Bertelsmann Sells BMG Music Publishing To Vivendi

Bertelsmann, a German concern, has signed a definitive agreement to sell BMG Music Publishing Group to Vivendi for $2.09 billion, the companies announced Wednesday. Bertelsmann said the transaction has been approved by the supervisory boards of both companies, and that Bertelsmann expects to receive the funds before the end of 2006. Vivendi SA’s Universal Music Group is already the biggest recorded music company in the world. The BMG publishing unit is expected to be absorbed by Universal Music Publishing Group, making it the largest music publisher by catalog size.

France’s Vivendi said in a statement the acquisition had been approved by its management board and the supervisory board but was awaiting regulatory approval from various countries’ competition authorities which may be troublesome. BMG Music Publishing owns the rights to more than 1 million songs by recording artists such as Nelly, Maroon 5, Christina Aguilera, Robbie Williams, Justin Timberlake, Coldplay and Mariah Carey, as well as classic hits by the Beach Boys, Barry Manilow and other entertainers.

Music publishers generate revenue by licensing songs for use in movies, TV shows, CDs, video games, ringtones and other media. The companies also collect performance fees when songs are played on the radio or in public venues such as clubs.

During the second quarter of this year, songs held by BMG Music Publishing accounted for 7.3 percent of the airplay on U.S. radio stations, or fifth overall, according to Nielsen Broadcast Data Systems. In the same period, Universal Music Publishing had a 10.23 percent market share, or fourth behind No. 1 EMI Music Publishing’s 19.75 percent share.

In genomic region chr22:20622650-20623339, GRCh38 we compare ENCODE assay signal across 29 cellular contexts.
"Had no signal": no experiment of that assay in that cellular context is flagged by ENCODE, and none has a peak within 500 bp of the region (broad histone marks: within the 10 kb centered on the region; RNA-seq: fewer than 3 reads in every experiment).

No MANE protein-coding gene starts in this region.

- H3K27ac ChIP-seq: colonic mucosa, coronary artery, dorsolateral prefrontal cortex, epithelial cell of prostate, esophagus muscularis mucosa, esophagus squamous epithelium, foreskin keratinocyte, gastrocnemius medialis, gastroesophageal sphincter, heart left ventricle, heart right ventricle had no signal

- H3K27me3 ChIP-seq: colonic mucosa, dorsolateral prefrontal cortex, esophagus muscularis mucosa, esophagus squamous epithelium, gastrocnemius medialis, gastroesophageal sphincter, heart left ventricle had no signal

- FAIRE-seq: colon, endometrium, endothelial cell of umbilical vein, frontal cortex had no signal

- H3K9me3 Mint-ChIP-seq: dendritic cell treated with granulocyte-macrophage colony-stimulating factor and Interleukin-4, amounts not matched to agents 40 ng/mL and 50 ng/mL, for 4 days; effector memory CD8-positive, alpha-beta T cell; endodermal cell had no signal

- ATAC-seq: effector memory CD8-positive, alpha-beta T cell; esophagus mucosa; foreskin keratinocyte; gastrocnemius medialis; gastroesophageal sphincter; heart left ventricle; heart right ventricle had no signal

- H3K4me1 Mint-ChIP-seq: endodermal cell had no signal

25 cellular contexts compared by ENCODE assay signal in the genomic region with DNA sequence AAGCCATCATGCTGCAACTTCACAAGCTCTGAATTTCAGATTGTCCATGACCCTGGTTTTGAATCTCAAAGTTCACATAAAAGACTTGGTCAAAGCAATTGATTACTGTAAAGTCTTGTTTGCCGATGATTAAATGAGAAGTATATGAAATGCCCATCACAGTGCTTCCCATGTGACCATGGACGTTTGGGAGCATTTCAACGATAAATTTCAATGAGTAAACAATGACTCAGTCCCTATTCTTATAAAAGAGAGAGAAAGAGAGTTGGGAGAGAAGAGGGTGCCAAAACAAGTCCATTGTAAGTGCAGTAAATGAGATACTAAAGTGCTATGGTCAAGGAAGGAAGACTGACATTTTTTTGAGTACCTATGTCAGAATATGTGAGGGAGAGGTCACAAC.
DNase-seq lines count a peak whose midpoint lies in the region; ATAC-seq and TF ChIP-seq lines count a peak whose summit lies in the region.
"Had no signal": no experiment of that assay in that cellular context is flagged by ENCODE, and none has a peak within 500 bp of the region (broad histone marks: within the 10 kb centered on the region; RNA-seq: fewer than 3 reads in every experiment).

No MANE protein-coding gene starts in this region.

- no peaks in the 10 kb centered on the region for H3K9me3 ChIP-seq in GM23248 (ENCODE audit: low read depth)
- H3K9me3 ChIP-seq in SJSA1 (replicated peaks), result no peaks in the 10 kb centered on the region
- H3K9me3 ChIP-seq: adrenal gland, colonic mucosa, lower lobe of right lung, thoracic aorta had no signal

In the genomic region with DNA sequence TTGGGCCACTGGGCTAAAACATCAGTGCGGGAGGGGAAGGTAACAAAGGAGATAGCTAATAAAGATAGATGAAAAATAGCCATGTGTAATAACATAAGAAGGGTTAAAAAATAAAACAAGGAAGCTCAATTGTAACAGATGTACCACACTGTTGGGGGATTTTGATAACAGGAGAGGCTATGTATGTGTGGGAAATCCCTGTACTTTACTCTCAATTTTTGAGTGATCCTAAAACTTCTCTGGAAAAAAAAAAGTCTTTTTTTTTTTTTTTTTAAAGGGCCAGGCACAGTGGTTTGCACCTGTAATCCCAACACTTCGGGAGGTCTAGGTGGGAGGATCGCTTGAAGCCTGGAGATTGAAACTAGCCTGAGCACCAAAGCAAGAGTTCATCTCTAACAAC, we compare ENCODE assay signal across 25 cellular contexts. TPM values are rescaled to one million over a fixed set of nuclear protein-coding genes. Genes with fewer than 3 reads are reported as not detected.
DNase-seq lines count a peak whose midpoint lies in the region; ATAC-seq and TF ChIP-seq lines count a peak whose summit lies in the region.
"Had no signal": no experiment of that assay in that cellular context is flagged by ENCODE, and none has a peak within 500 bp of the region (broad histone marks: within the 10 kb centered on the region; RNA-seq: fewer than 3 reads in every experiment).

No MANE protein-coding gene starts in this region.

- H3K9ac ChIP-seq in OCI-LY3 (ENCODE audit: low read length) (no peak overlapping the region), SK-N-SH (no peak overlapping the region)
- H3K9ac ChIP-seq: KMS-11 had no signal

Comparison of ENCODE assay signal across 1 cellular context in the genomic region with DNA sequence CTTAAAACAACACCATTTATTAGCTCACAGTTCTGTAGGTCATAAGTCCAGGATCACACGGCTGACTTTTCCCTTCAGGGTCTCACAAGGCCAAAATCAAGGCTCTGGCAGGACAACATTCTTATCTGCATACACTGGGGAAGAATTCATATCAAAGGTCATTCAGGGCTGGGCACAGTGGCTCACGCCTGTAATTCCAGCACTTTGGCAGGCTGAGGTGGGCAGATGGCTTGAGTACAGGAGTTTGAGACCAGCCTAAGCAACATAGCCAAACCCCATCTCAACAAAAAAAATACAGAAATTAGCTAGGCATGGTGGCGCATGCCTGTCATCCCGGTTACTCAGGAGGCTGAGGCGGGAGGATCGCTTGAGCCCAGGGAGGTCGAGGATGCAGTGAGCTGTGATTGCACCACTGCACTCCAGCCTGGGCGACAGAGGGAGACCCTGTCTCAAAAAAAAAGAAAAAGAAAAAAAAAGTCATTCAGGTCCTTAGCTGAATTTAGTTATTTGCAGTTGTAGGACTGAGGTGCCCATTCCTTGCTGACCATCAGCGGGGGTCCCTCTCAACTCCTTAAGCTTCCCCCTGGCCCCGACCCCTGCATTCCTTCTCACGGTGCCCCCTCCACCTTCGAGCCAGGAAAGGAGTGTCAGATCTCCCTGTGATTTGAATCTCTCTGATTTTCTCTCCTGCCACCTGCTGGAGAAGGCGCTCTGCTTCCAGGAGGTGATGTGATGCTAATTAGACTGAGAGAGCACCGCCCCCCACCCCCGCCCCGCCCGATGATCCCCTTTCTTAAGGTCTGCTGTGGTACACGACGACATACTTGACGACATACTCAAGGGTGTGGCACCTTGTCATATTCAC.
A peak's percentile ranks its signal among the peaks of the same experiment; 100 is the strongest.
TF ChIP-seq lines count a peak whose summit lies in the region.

“This transaction underscores our continued commitment to the strategy of reducing debt,” Rabe said in a statement. “Bertelsmann remains fully committed to its recorded music business through its partnership with Sony in Sony BMG Music Entertainment.” BMG Music Publishing generated $475 million of revenue and $104 million of earnings before interest, taxes and depreciation and amortization for the 12 months ended Dec. 31, 2005. Bertelsmann expects that the sale will increase net income by approximately $1.28 billion.

Author: FutureMusic

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